I had a particularly bad singing voice. People would stop me in the street just to complain to me about it. You see I loved singing, but singing didn’t love me. Unless I did Elvis Presley songs. Elvis and I, I like to think, were joined at the spiritual hip. We were both working class lads whose middle name began with A (mine was for Andrew not Aaron). For some reason, and this may have been only me who heard this, we both sounded like each other. I would practice at night upon going to bed. It would start with something rocky like King Creole and then move into a couple of love songs, Love me Tender and Only Fools Rush In. that helped to set the scene. With each hip-rolling lyric I was being transformed into The King. I even learned to roll my lip the way he did.

In the sixties, Elvis started to become a little uncool. He started making excrutiatinlgy unbearable films (movies to my American cousins) such as Kissin’ Cousins and Clambake. Regardless of being an Elvis Presley devotee, I kept it quiet if I ever watched these on Saturday afternoons. I did like Flaming Star, a decent western in which he showed a little acting ability and obviously Jailhouse Rock, King Creole and…the list is not endless. Still, I believed that I was becoming Elvis.

My mother loved Elvis whilst my father mocked him a little. Dad was a Frank Sinatra fan and, possibly like me, saw much of himself in his idol. He would never admit that he followed Frank, it was not manly and was certainly not the done thing in working-class West Yorkshire. I tried to keep my Elvis to myself. My mother swooned when one of his songs would be aired on the radio. She positively melted when he was on TV.

“He can only sing certain songs,” my dad would goad.

“Shut up, you. you’re only jealous!” She would snap back.

On those bitterly cold winters nights, I would retreat to the relative comfort of my bedroom, pull an extra coat on the bed, leave my socks on, roll my head to accompany the rock that was to come, and then sing my heart out.

“Shut up!” The chorus would come, “Shut up and go to sleep before your father gets back from the club.”

My singing would then take a downturn into the hardly-audible. I was praying the words, offering up myself to a greater power, the living god of Rock n Roll.

Getting older meant that certain songs could not be sung. The seventies brought Glam Rock, Prog Rock and then Punk Rock. The King must have seen it coming and decided to make himself less and less visible. Ironically, during this time, he was becoming more and more visible through his love of all food bad. His weight shot up as his fame dropped   down. I still managed a neat impersonation of him singing, In The Ghetto. That was a rather socially aware number that I believed was socially acceptable, As The Snow Flies. I have never seen snow flies, but I think that they must be rather hardy little pests.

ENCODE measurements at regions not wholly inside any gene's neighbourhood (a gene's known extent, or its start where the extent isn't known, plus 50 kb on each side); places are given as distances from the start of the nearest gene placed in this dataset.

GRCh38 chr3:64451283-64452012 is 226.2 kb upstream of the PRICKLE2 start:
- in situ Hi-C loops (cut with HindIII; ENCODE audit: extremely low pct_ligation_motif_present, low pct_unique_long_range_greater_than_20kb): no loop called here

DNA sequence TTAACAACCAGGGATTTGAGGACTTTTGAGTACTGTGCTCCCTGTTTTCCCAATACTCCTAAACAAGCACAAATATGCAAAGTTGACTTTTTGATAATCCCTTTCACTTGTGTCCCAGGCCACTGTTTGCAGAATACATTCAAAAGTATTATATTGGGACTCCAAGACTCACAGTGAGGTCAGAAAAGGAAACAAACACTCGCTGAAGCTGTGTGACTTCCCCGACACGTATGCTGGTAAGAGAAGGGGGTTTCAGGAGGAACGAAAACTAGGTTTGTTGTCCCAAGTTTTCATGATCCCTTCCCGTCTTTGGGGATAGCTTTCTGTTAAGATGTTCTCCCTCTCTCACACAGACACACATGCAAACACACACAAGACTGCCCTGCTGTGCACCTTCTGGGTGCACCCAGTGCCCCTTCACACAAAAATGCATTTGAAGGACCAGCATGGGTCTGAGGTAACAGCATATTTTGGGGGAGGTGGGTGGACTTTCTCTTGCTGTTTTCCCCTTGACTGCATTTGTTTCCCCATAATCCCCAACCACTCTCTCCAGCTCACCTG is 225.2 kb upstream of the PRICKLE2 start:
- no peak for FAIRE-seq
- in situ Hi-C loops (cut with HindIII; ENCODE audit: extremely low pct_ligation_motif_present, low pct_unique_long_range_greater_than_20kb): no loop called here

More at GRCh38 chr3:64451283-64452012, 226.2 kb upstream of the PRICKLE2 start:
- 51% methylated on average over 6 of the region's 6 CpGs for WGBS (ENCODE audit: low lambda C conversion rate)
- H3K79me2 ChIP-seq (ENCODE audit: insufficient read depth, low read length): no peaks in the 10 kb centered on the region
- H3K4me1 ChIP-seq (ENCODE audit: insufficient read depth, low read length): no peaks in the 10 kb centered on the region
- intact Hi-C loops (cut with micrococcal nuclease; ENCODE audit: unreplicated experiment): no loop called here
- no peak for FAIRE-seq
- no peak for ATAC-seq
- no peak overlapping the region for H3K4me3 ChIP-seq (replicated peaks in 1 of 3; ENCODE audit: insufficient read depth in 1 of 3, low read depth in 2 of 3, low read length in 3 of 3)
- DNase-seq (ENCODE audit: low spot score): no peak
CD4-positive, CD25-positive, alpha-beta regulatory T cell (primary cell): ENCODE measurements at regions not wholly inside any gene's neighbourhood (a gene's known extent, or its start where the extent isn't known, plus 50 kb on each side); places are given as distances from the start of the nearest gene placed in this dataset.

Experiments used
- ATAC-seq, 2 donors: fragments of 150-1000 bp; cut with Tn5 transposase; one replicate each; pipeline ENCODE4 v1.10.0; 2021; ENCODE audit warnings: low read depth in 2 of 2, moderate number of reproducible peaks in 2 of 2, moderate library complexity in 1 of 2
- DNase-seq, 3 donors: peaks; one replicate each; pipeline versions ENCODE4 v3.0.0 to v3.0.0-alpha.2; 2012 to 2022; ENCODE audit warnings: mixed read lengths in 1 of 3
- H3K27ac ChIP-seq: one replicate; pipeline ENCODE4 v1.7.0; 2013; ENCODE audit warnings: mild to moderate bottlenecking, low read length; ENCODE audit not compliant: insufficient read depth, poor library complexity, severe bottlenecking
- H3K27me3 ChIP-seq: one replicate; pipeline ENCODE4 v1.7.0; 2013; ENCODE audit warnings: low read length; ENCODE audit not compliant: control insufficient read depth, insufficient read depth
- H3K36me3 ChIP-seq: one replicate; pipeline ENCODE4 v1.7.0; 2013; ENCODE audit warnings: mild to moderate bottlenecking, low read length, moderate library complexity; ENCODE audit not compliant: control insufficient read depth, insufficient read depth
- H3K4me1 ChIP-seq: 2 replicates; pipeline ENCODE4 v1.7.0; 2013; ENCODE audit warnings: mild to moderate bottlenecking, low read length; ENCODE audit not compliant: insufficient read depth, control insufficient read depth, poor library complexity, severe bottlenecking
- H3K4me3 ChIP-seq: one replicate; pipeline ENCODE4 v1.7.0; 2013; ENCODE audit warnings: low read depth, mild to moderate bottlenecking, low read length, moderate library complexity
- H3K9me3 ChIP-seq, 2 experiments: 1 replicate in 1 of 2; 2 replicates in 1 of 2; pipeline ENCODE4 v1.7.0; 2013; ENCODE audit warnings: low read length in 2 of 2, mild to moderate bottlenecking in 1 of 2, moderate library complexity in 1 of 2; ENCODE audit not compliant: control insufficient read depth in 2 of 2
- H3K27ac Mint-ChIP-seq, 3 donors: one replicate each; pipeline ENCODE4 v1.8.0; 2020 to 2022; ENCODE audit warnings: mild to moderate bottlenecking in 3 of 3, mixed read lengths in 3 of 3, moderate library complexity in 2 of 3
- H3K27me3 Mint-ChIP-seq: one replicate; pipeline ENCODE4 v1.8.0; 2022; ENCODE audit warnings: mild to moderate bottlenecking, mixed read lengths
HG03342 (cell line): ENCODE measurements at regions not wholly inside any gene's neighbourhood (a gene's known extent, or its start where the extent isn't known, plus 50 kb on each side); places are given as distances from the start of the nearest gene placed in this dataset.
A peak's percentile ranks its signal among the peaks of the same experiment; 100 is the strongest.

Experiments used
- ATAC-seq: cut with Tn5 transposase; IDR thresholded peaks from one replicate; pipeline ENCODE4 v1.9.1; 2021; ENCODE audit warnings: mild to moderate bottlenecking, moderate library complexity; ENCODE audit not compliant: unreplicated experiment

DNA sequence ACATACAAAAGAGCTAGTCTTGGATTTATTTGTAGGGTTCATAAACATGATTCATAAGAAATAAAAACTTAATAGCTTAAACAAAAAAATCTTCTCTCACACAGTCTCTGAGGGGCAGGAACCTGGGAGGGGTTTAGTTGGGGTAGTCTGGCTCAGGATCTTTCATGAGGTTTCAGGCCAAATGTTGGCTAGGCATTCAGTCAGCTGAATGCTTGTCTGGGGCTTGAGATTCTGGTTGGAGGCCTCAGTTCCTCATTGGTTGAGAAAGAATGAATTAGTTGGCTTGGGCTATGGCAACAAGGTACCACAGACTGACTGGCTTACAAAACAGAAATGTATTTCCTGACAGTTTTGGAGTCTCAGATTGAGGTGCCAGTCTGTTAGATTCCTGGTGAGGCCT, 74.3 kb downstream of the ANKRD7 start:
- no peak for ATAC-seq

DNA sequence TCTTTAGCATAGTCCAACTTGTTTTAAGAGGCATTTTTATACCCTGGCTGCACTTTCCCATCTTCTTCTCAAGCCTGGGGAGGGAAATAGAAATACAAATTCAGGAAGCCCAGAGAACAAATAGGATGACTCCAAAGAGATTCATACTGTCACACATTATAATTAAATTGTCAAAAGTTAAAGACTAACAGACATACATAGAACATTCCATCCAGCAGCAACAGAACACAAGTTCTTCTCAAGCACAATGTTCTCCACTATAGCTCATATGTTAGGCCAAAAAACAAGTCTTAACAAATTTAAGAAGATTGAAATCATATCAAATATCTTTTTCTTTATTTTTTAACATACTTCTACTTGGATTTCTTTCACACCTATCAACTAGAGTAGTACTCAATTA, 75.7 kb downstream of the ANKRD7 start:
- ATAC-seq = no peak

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On August 16, 1977, The King died.

I was in bed, drifting off to sleep. Too old to sing his songs without my parents considering the option of sectioning me in our local lunatic asylum. I could hear the TV from downstairs. Mum was watching it whilst my dad shared a few pints with his mates at the club.

I heard a long drawn-out, “Oh, no.” Quickly followed by, “No. Please, no.”

I knew he was dead. I went downstairs and found my mum in tears.

“He’s dead, Mike. Elvis is dead. It’s not fair.”

My sisters were both downstairs at this point and they joined he in the ritual shedding of tears. Even my father was sad when he returned. The King was dead.

That night, I tried to summon up his spirit and channel it within me. I could think of no better use for my defunct voice box than to become the conduit for King Creole’s magnificence. It didn’t happen.

My mum got over her infatuation and moved on. She was never the same with her affections and never openly declared her love for icons until later when her somewhat secret love was no secret any more. Rock Hudson, dashingly handsome and quirkily funny in his outings in Pillow Talk with Doris Day, died on October 2nd 1985. He died of Aids related illnesses after hiding his sexuality for al of his movie-star career. My mother sobbed. My father shrugged his shoulders.

“If only he had met me. I could have cured him,” she declared.

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In those days, they had no cure for homosexuality.

Nor for unrequited love. 

 

 

 

Bookends…